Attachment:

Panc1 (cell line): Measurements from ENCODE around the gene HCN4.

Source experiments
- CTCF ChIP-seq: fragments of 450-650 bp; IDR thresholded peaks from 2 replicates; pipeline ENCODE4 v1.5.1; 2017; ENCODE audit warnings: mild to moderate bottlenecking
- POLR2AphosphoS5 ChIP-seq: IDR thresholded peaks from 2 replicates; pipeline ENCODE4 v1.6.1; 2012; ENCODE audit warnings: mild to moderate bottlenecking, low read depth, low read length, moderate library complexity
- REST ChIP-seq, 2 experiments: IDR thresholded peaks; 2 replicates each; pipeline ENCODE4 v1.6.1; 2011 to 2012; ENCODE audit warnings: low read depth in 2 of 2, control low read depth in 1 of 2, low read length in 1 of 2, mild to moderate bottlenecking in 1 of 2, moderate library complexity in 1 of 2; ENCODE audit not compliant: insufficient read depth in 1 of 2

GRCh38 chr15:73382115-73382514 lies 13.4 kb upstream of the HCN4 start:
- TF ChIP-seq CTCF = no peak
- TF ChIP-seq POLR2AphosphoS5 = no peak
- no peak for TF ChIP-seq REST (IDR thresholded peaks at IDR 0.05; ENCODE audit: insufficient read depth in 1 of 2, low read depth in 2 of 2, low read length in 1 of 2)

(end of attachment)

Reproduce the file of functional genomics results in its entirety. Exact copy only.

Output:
Panc1 (cell line): Measurements from ENCODE around the gene HCN4.

Source experiments
- CTCF ChIP-seq: fragments of 450-650 bp; IDR thresholded peaks from 2 replicates; pipeline ENCODE4 v1.5.1; 2017; ENCODE audit warnings: mild to moderate bottlenecking
- POLR2AphosphoS5 ChIP-seq: IDR thresholded peaks from 2 replicates; pipeline ENCODE4 v1.6.1; 2012; ENCODE audit warnings: mild to moderate bottlenecking, low read depth, low read length, moderate library complexity
- REST ChIP-seq, 2 experiments: IDR thresholded peaks; 2 replicates each; pipeline ENCODE4 v1.6.1; 2011 to 2012; ENCODE audit warnings: low read depth in 2 of 2, control low read depth in 1 of 2, low read length in 1 of 2, mild to moderate bottlenecking in 1 of 2, moderate library complexity in 1 of 2; ENCODE audit not compliant: insufficient read depth in 1 of 2

GRCh38 chr15:73382115-73382514 lies 13.4 kb upstream of the HCN4 start:
- TF ChIP-seq CTCF = no peak
- TF ChIP-seq POLR2AphosphoS5 = no peak
- no peak for TF ChIP-seq REST (IDR thresholded peaks at IDR 0.05; ENCODE audit: insufficient read depth in 1 of 2, low read depth in 2 of 2, low read length in 1 of 2)